The new school uses similar passive sustainable techniques as schools designed by New Orleans architects Curtis and Davis in the 1950s, which were adapted to local climates to provide optimal learning condition for students. Instead of designing a conventional, fully-contained box, the architects introduced an open-air covered lobby and terraced flows to draw natural lighting and fresh air into the building.By utilizing natural resources and limiting artificial lighting and air conditioning, the design enabled significant cost savings. The spaces where most of the daily activities take place are grouped on one site.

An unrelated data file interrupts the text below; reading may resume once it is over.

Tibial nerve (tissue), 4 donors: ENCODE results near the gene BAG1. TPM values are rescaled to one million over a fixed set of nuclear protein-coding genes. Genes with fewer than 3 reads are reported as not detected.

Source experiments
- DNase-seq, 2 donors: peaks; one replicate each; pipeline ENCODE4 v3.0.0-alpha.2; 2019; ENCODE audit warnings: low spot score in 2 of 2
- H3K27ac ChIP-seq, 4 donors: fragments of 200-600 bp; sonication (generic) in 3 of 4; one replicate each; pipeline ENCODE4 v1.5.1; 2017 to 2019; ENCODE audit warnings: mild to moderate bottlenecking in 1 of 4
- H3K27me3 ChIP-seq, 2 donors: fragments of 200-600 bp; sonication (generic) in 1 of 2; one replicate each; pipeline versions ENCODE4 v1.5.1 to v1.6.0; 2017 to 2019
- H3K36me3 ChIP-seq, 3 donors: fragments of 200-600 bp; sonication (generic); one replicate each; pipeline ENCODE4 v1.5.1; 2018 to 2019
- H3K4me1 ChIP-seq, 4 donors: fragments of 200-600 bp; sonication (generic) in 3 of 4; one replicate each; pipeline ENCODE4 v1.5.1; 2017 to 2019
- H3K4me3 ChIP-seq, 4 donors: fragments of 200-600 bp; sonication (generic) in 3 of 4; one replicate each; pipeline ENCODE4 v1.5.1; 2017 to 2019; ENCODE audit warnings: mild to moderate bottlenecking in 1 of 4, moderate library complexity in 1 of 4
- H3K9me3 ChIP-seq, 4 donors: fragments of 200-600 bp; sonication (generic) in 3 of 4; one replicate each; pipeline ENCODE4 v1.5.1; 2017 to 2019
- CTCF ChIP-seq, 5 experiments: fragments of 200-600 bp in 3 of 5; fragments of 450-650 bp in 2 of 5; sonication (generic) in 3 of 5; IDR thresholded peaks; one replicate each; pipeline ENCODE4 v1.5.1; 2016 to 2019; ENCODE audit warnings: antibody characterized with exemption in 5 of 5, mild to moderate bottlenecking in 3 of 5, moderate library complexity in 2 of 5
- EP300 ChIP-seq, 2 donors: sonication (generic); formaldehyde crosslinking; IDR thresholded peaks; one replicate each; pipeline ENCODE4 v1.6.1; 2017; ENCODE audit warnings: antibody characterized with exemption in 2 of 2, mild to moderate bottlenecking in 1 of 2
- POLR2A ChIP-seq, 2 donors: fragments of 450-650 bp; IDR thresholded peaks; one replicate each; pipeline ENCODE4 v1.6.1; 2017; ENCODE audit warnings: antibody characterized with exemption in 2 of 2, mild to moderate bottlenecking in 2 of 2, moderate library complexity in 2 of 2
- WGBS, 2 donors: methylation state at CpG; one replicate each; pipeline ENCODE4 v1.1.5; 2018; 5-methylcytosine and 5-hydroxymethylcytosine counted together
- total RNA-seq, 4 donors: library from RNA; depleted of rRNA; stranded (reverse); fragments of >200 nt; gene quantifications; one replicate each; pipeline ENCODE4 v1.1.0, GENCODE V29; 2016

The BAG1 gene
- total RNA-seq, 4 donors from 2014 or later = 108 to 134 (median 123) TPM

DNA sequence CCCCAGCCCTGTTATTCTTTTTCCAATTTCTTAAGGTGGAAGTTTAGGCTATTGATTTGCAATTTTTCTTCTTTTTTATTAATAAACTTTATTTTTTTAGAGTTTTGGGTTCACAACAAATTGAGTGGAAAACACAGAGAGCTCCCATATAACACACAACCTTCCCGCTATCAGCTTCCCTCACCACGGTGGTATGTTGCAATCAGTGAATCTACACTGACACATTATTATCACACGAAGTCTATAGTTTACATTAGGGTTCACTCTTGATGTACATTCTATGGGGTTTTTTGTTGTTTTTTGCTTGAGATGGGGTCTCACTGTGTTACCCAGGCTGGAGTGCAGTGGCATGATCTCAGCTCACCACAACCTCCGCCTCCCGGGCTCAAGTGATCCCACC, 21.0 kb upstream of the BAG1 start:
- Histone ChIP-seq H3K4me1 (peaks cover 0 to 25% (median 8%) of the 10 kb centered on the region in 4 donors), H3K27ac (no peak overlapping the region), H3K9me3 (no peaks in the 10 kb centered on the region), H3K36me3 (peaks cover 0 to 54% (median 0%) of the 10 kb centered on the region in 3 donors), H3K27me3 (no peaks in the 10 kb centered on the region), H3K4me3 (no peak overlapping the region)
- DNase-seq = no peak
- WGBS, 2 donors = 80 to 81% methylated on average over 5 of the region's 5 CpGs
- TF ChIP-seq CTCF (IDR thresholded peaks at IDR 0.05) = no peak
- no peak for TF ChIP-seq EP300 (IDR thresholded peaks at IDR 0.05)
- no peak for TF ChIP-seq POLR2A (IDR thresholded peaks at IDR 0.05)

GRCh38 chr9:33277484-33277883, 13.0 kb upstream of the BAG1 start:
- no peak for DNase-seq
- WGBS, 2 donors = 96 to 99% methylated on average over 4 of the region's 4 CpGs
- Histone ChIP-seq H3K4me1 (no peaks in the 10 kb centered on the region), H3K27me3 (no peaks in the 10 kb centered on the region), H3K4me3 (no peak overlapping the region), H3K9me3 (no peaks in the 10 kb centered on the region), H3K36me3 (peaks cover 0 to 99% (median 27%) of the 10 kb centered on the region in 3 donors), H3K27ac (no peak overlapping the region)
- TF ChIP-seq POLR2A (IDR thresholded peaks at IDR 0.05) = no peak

Faceted, ribbed screens on the facades prevent excessive solar gain while 650 solar panels on the south façade provide clean energy for the school. The building, which aims for LEED Certification, features numerous sustainable materials incorporated throughout the project.
+ Brooks+Scarpa Architects
Via World Architecture News, Cubeme